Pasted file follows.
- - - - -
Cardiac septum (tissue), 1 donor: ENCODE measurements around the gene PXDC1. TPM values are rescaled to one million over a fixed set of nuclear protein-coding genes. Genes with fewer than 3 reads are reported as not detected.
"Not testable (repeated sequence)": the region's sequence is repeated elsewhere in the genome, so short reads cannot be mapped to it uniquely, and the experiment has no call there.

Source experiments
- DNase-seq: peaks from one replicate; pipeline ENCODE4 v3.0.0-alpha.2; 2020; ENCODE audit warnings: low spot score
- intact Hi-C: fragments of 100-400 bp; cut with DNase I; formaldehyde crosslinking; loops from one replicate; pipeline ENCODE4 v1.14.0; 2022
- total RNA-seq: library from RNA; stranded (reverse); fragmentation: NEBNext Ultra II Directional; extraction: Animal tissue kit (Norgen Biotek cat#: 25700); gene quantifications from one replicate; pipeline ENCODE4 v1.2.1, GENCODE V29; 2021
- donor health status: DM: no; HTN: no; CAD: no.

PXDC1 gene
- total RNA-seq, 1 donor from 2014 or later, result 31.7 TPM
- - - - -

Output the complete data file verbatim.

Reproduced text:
Cardiac septum (tissue), 1 donor: ENCODE measurements around the gene PXDC1. TPM values are rescaled to one million over a fixed set of nuclear protein-coding genes. Genes with fewer than 3 reads are reported as not detected.
"Not testable (repeated sequence)": the region's sequence is repeated elsewhere in the genome, so short reads cannot be mapped to it uniquely, and the experiment has no call there.

Source experiments
- DNase-seq: peaks from one replicate; pipeline ENCODE4 v3.0.0-alpha.2; 2020; ENCODE audit warnings: low spot score
- intact Hi-C: fragments of 100-400 bp; cut with DNase I; formaldehyde crosslinking; loops from one replicate; pipeline ENCODE4 v1.14.0; 2022
- total RNA-seq: library from RNA; stranded (reverse); fragmentation: NEBNext Ultra II Directional; extraction: Animal tissue kit (Norgen Biotek cat#: 25700); gene quantifications from one replicate; pipeline ENCODE4 v1.2.1, GENCODE V29; 2021
- donor health status: DM: no; HTN: no; CAD: no.

PXDC1 gene
- total RNA-seq, 1 donor from 2014 or later, result 31.7 TPM